I reassembled the switch and swapped it into service in my office, and it seems to be about as loud as the Cisco was. Interestingly, the pitch of the noise is a little different, so I notice it each time I step in the doorway. I’ll get used to it soon enough.

Closing Thoughts

In retrospect, since both the original and replacement 40mm fans measured about 58dB when mounted in the case before enlarging the vent holes, I could probably put the original fan back in and have approximately the same sound level improvement.

I’d like to find a quieter fan, though. I know there’s a whole market for PC case mods with really, really quiet fans. I’ll ask around and see whether anyone I know has a tested source. So rather than go back in to reinstall the original fan, I’ll hold out for a yet-quieter replacement.


* Yes, I know the Cisco 1924 is a 10M switch. My 1924s have two 100M ports commonly used as uplinks; so at each end, one of the ports is the uplink and the other connects to the fast computer. The DSL firewall only gets a 10M port, which is faster than its WAN side anyway.

Farewell to Slim

Monday, June 11th, 2007

My friend Rolland “Slim” Cummings passed away of a heart attack this afternoon. He was the director of Instructional Media at Pittsburg State University. His wife Maeve is a professor in the PSU College of Business and the coauthor of a best-selling MIS textbook for which I rewrote the networking chapter.

Slim built the video distribution network at PSU, including a video switcher of his own design and construction, to route TV channels and videotapes to individual classrooms. He was active in amateur radio and electronic design, and was a close friend of the late Jack Buffington and mentor to his son and my good friend, Cort. Slim was always the one to test every option or method, not settling for good enough, but insisting on finding the best.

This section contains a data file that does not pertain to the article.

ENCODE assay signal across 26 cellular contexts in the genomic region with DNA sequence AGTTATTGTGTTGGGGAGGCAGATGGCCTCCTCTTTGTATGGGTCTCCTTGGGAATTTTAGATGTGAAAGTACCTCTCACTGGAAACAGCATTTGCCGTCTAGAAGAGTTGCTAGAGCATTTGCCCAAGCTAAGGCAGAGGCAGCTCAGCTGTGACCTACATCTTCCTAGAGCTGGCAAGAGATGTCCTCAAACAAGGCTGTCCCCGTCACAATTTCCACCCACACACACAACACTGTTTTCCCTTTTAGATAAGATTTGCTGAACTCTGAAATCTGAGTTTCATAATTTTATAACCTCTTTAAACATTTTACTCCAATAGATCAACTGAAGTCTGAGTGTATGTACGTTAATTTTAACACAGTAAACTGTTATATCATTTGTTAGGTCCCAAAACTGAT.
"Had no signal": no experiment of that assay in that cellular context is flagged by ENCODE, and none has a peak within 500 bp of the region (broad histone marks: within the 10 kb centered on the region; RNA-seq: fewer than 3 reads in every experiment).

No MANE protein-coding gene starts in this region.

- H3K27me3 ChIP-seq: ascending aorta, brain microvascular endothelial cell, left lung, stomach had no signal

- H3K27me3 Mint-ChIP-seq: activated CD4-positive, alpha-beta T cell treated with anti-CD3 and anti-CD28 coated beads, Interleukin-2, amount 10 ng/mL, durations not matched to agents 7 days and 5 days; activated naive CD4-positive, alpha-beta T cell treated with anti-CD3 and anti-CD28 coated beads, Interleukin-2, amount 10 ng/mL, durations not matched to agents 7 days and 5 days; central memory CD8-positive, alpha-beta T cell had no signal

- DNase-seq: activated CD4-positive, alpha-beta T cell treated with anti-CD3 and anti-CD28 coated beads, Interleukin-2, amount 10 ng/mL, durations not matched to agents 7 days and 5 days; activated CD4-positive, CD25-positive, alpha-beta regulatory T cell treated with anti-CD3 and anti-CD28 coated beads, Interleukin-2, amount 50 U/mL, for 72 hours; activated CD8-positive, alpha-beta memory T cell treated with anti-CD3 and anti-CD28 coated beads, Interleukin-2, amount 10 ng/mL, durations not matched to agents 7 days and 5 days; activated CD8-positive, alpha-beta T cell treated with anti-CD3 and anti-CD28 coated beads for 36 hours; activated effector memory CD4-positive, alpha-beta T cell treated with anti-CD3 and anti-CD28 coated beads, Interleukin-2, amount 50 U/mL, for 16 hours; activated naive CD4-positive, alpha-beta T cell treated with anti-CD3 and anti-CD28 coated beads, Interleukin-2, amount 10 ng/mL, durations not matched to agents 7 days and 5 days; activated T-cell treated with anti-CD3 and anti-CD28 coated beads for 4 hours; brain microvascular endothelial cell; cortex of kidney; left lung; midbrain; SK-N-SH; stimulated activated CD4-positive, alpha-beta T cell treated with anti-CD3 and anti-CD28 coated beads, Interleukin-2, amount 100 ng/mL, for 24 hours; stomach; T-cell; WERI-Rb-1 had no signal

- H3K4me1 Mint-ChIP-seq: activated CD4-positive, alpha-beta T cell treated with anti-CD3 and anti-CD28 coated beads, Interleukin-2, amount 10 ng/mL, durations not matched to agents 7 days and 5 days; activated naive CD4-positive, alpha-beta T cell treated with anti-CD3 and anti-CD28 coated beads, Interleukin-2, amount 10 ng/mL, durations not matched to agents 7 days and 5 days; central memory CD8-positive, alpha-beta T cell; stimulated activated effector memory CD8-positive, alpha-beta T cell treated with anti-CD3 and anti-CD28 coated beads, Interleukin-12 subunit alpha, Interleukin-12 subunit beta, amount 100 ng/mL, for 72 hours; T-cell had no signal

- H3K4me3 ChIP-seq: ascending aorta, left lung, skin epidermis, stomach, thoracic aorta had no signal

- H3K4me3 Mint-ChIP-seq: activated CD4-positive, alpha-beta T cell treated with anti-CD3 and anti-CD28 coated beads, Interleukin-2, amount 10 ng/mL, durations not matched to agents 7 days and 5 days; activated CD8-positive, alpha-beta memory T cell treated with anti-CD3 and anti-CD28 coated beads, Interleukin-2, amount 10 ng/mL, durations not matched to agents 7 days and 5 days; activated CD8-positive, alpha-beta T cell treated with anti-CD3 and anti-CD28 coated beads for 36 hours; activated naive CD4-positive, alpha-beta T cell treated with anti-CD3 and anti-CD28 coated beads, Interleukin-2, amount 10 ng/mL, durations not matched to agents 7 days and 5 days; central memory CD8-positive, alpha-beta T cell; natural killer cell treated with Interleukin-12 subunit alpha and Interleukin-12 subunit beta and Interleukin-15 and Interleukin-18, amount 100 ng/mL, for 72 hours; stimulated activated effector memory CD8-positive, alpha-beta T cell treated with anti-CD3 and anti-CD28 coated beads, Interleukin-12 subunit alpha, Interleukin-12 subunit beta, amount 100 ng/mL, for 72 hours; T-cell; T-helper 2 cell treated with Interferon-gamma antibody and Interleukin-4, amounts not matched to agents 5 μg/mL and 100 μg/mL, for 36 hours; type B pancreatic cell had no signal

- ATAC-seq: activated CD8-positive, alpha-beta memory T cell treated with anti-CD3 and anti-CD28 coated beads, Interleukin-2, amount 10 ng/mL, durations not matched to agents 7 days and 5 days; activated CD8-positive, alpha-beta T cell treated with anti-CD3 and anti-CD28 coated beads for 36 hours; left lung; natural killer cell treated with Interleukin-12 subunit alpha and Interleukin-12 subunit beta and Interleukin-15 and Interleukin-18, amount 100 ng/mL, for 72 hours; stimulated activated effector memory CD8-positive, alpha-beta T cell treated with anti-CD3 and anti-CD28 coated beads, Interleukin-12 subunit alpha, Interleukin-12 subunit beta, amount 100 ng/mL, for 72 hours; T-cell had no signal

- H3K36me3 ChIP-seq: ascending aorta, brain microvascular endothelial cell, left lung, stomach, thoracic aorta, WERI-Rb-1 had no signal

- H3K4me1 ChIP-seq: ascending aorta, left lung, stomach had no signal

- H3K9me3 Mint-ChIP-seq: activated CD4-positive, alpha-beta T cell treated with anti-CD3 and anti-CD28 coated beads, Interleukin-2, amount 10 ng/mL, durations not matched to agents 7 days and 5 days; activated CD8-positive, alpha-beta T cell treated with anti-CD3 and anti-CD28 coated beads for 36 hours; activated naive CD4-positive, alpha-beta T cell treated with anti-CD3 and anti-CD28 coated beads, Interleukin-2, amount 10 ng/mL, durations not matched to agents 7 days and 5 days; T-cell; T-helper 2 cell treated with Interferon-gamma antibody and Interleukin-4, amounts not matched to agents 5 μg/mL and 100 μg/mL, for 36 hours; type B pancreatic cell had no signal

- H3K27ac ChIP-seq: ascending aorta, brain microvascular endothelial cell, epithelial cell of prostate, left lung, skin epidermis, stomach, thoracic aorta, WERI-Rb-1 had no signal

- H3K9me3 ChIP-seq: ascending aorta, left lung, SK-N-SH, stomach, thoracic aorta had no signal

He was also opinionated and bullheaded, and could hold a grudge for years. Long before I knew him, he and Maeve had an Apple Computer dealership. Something happened to sour that relationship; and much later, when Slim gave me a couple of sticks of surplus RAM, he said he wouldn’t have given them to me if he’d realized I was going to put them into a Mac. But he showed respect with equal intensity when he was treated fairly, as I saw time and time again when I worked with him at the university.

Slim was generous with his knowledge and his resources. He spent a lifetime collecting electronics supplies and surplus, and he was always ready to share them when they were needed. He slowed down several years ago and had started cleaning house and discarding old equipment, sending carloads of mostly junk home with me. My bench power supply, my function generator, my gigantic bare copper PC board, and the panel meter I used in my battery meter project are just a few of many supplies Slim gave me.

I last saw Slim just over two weeks ago, on a rare trip back to Pittsburg for an unrelated conference at the university. I joined Cort for a visit up to Instructional Media, and we helped Slim haul equipment to the pile for the annual university surplus auction (and ourselves left with another trunkload). Just this weekend, I emailed Slim to ask about a giant heatsink I’d given him a few years ago as a bit of a joke, and he said I was welcome to it; was I going to be back that way or should he ship it?

I wish I’d been able to go back to pick it up from him myself.

Meta: Upgraded WordPress

Friday, June 30th, 2006

I’ve upgraded my WordPress blogging software from version 1.5 to 2.0.3. I’m seeing a lot of changes behind the scenes, but not much in the up-front display. If you notice anything that doesn’t seem to be working right, just add a comment to this post and I’ll look into it.

I’m trying to find a way to remove all of the sub-pages (Roomba, PowerBook, etc.) from the sidebar, so they don’t clutter up every view but you can still access them from their master index page. It looks like there may be a way to do it with page templates and customizing the theme, but GAAAAHH!!! Surely someone else has done it by now???


I’ve found Daniel Schindler’s Exclude Pages plugin, which lets me enter the IDs of pages to exclude from the list.  It’s clumsy and I’d much prefer something that has a flag on the page’s own editing screen–but it works, and that’s enough for now.